“When Ian and I stared in this business, you didn’t connect these systems to anything, you had a controller, maybe a computer interface,” said Dave Erby, ACE operations manager and another principle owner of the company. “Now you have whole networks. There’s the need for data, but the other edge of the sword is that you’ve got to protect it.”

In essence, automation, which has been linked to job loss since the beginning, is also a big a job creator.

“Some of the most automation-proof jobs are in the trades in automation,” Erby said. “Automation companies are constantly expanding with their processes. Supporting manufacturing is very much a team effort, so you’ve got your mechanical contractors, your electrical contractors — those are things that are not going to go away. You can’t automate that in the future. For stable jobs that pay good wages, those are some of the best jobs to get into, I think, especially since those types of jobs don’t really require a four-year degree.”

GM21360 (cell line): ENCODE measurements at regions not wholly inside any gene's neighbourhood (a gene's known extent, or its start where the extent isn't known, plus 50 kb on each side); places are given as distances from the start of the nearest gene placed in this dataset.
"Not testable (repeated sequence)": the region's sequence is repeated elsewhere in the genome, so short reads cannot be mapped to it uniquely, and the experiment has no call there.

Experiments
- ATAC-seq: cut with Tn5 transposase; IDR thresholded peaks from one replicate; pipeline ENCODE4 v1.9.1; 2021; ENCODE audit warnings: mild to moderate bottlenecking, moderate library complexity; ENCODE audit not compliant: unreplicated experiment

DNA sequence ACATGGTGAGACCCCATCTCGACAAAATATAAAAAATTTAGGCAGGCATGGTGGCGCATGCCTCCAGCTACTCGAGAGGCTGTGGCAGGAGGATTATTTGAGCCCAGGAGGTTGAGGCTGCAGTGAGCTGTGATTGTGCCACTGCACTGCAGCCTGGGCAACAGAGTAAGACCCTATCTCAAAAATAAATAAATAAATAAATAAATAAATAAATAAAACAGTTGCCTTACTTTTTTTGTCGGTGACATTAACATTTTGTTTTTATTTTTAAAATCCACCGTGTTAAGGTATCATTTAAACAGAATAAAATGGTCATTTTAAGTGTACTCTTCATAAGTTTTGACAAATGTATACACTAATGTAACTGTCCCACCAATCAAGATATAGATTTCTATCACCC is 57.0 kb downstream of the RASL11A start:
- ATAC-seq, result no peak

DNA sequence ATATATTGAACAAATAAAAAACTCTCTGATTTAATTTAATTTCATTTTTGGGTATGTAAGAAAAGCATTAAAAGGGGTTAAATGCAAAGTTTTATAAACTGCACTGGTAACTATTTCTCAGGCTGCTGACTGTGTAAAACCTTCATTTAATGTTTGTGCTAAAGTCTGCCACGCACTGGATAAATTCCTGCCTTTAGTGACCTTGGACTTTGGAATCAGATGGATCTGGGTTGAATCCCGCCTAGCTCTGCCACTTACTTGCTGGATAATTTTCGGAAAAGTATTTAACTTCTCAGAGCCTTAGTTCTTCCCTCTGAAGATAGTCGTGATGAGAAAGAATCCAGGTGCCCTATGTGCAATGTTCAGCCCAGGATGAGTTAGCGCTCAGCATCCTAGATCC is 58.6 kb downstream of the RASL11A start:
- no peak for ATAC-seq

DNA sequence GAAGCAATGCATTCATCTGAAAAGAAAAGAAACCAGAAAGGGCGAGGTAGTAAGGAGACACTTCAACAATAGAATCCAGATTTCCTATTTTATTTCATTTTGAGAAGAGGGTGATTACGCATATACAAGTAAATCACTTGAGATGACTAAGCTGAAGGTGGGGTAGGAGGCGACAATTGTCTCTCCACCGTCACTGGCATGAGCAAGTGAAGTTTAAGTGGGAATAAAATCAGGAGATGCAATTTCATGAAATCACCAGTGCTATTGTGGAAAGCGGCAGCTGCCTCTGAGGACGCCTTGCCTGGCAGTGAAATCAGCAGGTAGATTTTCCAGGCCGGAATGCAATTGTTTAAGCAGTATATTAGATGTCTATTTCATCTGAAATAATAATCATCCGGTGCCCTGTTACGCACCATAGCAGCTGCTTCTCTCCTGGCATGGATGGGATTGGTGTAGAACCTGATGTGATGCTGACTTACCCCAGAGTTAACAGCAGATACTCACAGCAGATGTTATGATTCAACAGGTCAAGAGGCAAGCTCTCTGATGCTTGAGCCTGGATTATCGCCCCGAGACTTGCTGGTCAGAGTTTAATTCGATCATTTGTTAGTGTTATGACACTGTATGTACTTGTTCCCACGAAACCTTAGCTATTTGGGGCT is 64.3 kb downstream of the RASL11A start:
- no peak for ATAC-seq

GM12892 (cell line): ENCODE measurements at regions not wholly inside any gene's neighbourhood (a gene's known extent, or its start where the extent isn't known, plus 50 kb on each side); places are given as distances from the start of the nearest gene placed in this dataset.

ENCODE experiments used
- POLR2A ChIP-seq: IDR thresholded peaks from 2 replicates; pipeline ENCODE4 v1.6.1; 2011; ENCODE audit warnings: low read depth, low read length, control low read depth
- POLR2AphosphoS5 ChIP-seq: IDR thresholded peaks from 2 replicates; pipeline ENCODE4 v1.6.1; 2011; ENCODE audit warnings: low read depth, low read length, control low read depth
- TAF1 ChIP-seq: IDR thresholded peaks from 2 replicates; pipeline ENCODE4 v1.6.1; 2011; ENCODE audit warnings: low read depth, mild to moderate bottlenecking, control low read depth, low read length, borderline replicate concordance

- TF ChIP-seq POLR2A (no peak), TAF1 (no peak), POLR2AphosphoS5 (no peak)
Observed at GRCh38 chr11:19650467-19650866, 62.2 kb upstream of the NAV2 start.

Degree-holding engineers are also in high demand.

“We’re constantly looking for control systems engineers, engineers from electrical to mechanical to chemical that can support the automation side,” Erby said. “Manufacturing seems to be set to expand, overall, and I think Delaware is going to see that as well.”

Series: Manufacturing in Delaware

Knowledge is power!

Subscribe for free today and stay up to date with news and tips you need to grow your career and connect with our vibrant tech community.


Looking for a resilient career? Check out these 13 local orgs

How I Got Here: Det Ansinn's career as a CTO and founder taught him to prioritize the people behind the tech

What will 2024 mean for your tech community? will explore with these 12 editorial calendar themes

Giving unused NASA tech new life

Technically Media